New Zealand, as is well known, does not subsidise its farmers. Further, attitudes of the public and government shifted in the past 20 years so that, currently, NZ farming is not as esteemed as it once was in the eyes of the public. One reason for this is behaviour of some NZ farms lagged in terms of especially nutrient pollution of rivers and streams. (Fortunately this is now being addressed by catchment-based farm nutrient loss management programs which recently lifted river water quality in Canterbury. However the NZ farming sector still has a way to go to fully regain the trust and support of our public).
3. Some areas NZ farming may be ahead of UK farming
NZ farm productivity gains, in 30 years since the removal of subsidies, have been spectacular. E.g. 66% reduction in the number of sheep is now producing the same amount of meat from 23% less land with a 40% reduction in GHG emissions per kg of lamb.
Between 1990 and 2010 NZ farmers transformed large amounts of land from grazing/arable to more intensive dairy farming – increasing per hectare revenues by 4 x. And jobs/ha by the same amount. This innovation was the leading reason for the revitalisation of rural towns after a slump in the rural economy after 1985.
More recently land has come out of dairy and into horticulture, a still higher value land use, typically increasing revenues per hectare (and employment) by 8 x – however this after a 4-year delay for conversion. Craigmore Sustainables estimate another $5 to 10 bn of necessary investment will take place to fully build out the NZ horticultural opportunity. It is worth noting that export sales from NZ horticulture have grown by 7% per annum for over two decades.
Compared to this level of innovation, although there have been some honourable exceptions, mainstream British farming e.g. cereals has not seen significant improvements in yields per hectare and factor productivity. It is hard not to conclude that the uptake of innovation in the EU, including in the UK, has been curtailed by subsidies.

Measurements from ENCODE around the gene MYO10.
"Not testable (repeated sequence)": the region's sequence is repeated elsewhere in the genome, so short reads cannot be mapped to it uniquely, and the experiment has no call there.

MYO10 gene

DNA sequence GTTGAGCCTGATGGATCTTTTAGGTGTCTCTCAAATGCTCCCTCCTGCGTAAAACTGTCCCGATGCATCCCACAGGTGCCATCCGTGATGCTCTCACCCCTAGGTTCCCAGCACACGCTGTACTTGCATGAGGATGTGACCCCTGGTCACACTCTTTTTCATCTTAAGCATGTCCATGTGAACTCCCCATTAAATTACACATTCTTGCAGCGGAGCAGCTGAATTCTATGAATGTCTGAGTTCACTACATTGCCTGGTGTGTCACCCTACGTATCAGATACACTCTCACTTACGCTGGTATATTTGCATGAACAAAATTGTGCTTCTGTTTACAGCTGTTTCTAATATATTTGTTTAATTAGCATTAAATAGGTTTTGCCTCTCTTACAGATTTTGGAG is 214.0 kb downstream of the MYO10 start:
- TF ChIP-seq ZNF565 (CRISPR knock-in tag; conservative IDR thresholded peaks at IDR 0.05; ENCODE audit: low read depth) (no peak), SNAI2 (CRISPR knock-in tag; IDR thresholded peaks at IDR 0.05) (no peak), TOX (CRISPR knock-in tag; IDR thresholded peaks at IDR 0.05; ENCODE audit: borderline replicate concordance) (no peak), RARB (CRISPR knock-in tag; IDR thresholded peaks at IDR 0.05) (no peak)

As an amateur economist I cannot resist mentioning, as well, that economic policies that allow property owners to borrow money at 1% are also not great for innovation. They prop up the already wealthy and goose up asset prices, so that new entrants cannot innovate.
It has not escaped Michael Gove’s notice that subsidies make European and UK agriculture school tests that nobody fails. It maybe it is no accident he was brought from education to agriculture!
Although many regretted them at the time, I don’t know a single NZ farmer who would seek to return to production or area-based subsidy support
4. What happened in the NZ restructure?
NZ discovered very suddenly that it was unable to subsidise the most important sector of its economy. As a result, subsidies were all removed at the same time.
Despite predictions that 20% of farmers would have to go only 1% of NZ farms entered receivership – although another 4% chose to go (sold their farms voluntarily) over the next five years. In general, environmental outcomes improved as a result. My father led NZ Federated Farmers for six years in the 80’s – negotiating the de-regulation and the end to subsidies. One of the positive achievements was that e.g. fertiliser use on average fell by 30% whereas farm production only fell by 10%.
Farmers believe we are “born” to grow more crops and livestock. We will happily do this even on marginal land, given the resource. Subsidies therefore almost always lead to over-intensification of land-use. Removal of subsidies helps farms focus on what soils and landscapes really should be farmed, and which should be used less intensively or not at all.
5. How might UK farm/food now progress – to “play to its strengths”
It appears the UK’s restructuring, in contrast to that in NZ, will be gradual and mixed. The proposed approach if well implemented, appears broadly logical and attractive. In my view, like renewable energy, the proposed environmental services strategy is a tremendous commercial opportunity for farmers especially hill farmers and smaller operators. In my view – and my wife and I do own a small Oxfordshire organic farm – it is privilege to farm in a country where farms can get taxpayer money to do things that many of us, in countries like NZ, seek to do anyway on our farms but without the benefit of government support.
However, the environmental services payments will need to be well designed – a major opportunity for the UK research and agtech sectors
6. Concluding ideas
I see major commercial and ethical opportunities for both NZ and the UK to export farm and food and environmental technology and standards to the world.
Specifically, I see the imposition of standards on imported food as a powerful way to promote UK exports of these tools and services as well as to lift food quality and environmental standards.
This strategy will “play to” an area where the UK is well ahead of NZ and in my view is world-leading. That is in the sharing by UK retailers of standards and other measures to link farmers and growers with these “representatives of the consumer”.